Although it can be easy to neglect, it’s worth spending a bit of time looking at these smaller bits of equipment. Some weigh next to nothing, packing away super easily, but can completely save a tour!

  • Survival bag – flint sticks, compass, water purifying tablets, emergency blanket, matches, duck tape, safety pins, SAS mini survival book
  • Tools – Bike multi-tool with allen keys, torque set, spoke adjuster, link breaker etc. adjustable spanner
  • Spare inner tube, brake cables and chain links
  • Petzl Swift RL headtorch
  • Pump
  • Puncture repair kit with levers
  • Bike lube – Finishline Wet Lub
  • Leatherman Wave
  • Water filter – Sawyer Squeeze water filter
  • Zip cables
  • Dry bags
  • Bike lights
  • Towel
  • Wallet
  • Phone holder
  • Helmet
  • Facemask
  • Tooth brush and paste
  • First aid kit and any medical items

You can find out complete Bicycle Repair Kit and Guide here

Long exposure photo on cycle tour
Capturing moments

Bikepacking bags, setup and storage

We completed our Ride for the Wild challenge as a pair and shared out the gear between us. Both our bikes had slightly different setups, racks, mounts and storage.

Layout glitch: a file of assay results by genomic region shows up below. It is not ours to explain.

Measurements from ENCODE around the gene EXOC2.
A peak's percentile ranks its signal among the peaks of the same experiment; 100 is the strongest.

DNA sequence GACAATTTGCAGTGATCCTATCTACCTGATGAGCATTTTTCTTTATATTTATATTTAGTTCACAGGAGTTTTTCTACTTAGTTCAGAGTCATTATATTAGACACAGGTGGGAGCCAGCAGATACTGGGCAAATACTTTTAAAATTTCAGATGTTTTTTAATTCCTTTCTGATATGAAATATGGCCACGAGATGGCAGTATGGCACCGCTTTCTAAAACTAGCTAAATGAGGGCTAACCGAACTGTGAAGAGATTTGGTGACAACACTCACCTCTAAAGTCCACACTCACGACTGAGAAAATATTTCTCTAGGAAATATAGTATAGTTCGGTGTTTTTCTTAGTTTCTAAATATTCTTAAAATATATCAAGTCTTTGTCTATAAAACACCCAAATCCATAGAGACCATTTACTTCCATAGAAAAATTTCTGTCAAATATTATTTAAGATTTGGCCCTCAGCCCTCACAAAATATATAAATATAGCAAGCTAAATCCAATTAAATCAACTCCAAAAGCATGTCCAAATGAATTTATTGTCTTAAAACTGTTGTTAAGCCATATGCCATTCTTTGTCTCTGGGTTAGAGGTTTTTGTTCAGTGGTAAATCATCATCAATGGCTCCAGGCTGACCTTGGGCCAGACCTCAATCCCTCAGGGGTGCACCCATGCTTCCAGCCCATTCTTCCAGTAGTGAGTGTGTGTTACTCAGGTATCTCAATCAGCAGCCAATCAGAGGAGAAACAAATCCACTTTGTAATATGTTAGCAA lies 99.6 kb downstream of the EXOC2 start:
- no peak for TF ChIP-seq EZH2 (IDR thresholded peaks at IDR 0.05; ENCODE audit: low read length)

Below you’ll find a rundown of what we each carried, how and with what bike bags.

Josh’s Bike (total carrying capacity 95l + bottle cage)

I had a front and rear pannier rack. There was a 1l bottle mount on the underside of the downtube and a 3l water bladder in the frame bag. I also had the Pedalcell attached to my rear wheel.

  • Front pannier 1 (Carradice Carradry 20l panner) – Cooking equipment, survival bag, spare bike parts
  • Front pannier 2 (Carradice Carradry 20l panner) – Electronics, extras, food and supplies
  • Back rack with dry bag – 30l heavy-duty dry bag strapped to rear pannier rack containing 2x sleeping bags, 2x camping pads, 2x camping pillows, thermal backup layers and winter gloves.
  • Handlebar bag (8l Lotus Waterproof Cycling Handlebar Bag) – Second pair of cycling clothes and evening clothing.
  • Additional handlebar strap on (Giant Waterproof Saddle Bag 1.5l) – Actually a saddle bag I fashioned into a handlebar bag. Perfect size for fitting a mirrorless camera.